Hundreds of people on Tuesday demonstrated in Jerusalem against a group of newly elected Israeli lawmakers who oppose gay rights, in a Middle Eastern country seen as progressive in promoting LGBTQ equality.
A coalition of groups marched and held signs outside Israel’s parliament, where 120 lawmakers were being sworn in following elections last month.
The protesters included groups supporting women’s and LGBTQ rights, and others calling for Israeli Prime Minister Benjamin Netanyahu’s resignation.
Advocates have raised particular concern about a new far-right bloc of legislators called Religious Zionism, which won control of six seats.
Within that group are three members openly hostile to LGBTQ rights, including Avi Maoz, leader of the Noam party.
LGBTQ advocate Or Keshet said that Maoz had made demeaning homosexuality the centerpiece of his political career.
“Already during the 2019 elections, when it first appeared, Noam was targeting the LGBTQ community with humiliating slogans that bordered on incitement to hatred,” Keshet said ahead of Tuesday’s demonstration.
In a campaign clip from that election, Noam compared Reform Jews, left-wing advocates and LGBTQ rights advocates to Nazis, and accused them of wanting to “destroy” the Jewish people.
Running with a slogan calling for “a normal people in our land,” Noam opposes the recognition of gay and lesbian couples with children as families.
Other lawmakers from the Religious Zionism alliance have also espoused anti-LGBTQ rhetoric, including Itamar Ben Gvir, one of the organizers of the 2006 “beast march” in Jerusalem, in which religious opponents of the Pride March strode with donkeys.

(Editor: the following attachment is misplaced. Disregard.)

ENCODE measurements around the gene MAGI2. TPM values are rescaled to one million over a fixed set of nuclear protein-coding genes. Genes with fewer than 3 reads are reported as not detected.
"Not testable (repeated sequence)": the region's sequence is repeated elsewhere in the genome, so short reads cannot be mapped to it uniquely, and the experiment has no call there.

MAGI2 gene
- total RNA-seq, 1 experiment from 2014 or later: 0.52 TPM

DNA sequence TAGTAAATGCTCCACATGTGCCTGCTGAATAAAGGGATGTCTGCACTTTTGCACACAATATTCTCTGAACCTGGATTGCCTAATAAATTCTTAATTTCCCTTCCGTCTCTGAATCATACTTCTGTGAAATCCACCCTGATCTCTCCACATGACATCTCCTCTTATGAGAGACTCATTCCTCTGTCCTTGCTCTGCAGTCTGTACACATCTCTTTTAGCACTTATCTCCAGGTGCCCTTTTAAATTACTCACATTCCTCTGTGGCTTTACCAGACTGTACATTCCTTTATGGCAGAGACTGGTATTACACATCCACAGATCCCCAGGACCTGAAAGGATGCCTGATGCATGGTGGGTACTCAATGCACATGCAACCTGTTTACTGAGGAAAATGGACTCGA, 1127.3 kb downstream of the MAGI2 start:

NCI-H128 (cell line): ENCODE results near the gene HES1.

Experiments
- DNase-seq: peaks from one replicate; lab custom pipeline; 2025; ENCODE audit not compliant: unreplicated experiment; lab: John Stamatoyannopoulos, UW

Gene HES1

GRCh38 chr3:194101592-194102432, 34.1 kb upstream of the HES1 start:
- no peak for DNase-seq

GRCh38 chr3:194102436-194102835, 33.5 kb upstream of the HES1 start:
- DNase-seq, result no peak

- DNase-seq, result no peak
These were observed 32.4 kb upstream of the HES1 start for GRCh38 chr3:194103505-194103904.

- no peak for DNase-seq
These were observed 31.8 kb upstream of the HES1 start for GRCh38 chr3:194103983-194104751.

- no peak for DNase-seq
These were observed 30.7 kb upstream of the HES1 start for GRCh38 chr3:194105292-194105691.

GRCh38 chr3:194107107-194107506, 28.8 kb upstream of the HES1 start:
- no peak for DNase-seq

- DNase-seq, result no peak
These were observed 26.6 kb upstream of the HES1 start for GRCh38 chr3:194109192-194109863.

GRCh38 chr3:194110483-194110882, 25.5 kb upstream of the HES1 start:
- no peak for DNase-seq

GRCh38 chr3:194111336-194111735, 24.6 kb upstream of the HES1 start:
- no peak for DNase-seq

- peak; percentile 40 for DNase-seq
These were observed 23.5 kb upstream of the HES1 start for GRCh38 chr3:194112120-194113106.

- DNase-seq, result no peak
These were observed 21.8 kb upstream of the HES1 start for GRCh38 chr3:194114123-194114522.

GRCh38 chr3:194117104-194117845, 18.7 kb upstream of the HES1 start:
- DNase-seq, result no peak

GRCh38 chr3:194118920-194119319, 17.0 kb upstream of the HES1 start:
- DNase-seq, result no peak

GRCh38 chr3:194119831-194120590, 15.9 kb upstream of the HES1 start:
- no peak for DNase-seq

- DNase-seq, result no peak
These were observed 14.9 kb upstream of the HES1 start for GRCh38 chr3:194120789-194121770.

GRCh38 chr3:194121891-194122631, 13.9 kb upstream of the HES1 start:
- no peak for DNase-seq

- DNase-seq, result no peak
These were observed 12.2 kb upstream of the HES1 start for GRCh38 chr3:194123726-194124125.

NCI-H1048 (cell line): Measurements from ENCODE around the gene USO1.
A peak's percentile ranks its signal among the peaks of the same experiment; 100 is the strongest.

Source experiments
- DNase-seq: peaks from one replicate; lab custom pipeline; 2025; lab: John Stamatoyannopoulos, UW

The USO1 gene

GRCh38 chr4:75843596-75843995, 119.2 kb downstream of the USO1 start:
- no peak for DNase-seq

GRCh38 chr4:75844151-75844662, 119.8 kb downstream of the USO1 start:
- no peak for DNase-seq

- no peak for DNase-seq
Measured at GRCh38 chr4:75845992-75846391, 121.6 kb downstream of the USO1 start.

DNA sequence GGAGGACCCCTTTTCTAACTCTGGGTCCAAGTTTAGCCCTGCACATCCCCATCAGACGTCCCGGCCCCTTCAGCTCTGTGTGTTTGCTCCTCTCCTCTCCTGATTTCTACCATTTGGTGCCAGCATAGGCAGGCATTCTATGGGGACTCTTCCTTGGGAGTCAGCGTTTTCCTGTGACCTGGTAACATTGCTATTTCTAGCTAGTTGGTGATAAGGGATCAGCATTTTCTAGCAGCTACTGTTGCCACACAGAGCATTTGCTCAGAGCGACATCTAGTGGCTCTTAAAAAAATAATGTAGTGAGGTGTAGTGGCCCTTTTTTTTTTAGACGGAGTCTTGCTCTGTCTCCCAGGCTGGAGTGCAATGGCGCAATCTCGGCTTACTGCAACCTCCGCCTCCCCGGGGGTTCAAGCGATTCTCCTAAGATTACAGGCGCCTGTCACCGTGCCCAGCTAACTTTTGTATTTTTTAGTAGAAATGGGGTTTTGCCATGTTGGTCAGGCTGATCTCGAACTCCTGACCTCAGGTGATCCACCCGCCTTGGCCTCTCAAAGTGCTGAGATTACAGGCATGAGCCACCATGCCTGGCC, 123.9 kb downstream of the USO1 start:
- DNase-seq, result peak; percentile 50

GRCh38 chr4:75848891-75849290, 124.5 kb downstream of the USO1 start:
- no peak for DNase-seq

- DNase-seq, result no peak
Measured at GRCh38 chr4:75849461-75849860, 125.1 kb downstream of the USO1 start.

Religious Zionism has endorsed Netanyahu to form Israel’s next governing coalition.
Israeli President Reuven Rivlin on Tuesday gave the prime minister a four-week mandate to do so.
Netanyahu also has the support of 16 lawmakers from the ultra-Orthodox Jewish Shas and United Torah Judaism parties, which openly oppose LGBTQ rights.
Israel recognizes gay marriages performed abroad, but homosexuality remains taboo in religious Jewish circles.
Keshet said that he feared “a step backward” on LGBTQ and women’s rights.
“We do not want these people to be part of the government and occupy key positions,” he said of the anti-gay lawmakers.
Advocates have also expressed concern about a possible rising influence of the conservative Islamic Raam party led by Mansour Abbas.
The party won control of four seats and Abbas could be a kingmaker in ongoing coalition negotiations.
In July last year, his party condemned a law banning controversial “conversion therapy,” which aims to change LGBTQ people’s sexual orientation and is widely considered a human rights violation.
“The problem is that the Israeli political system gives a lot of power to small groups, regardless of their real weight in society,” Keshet said.
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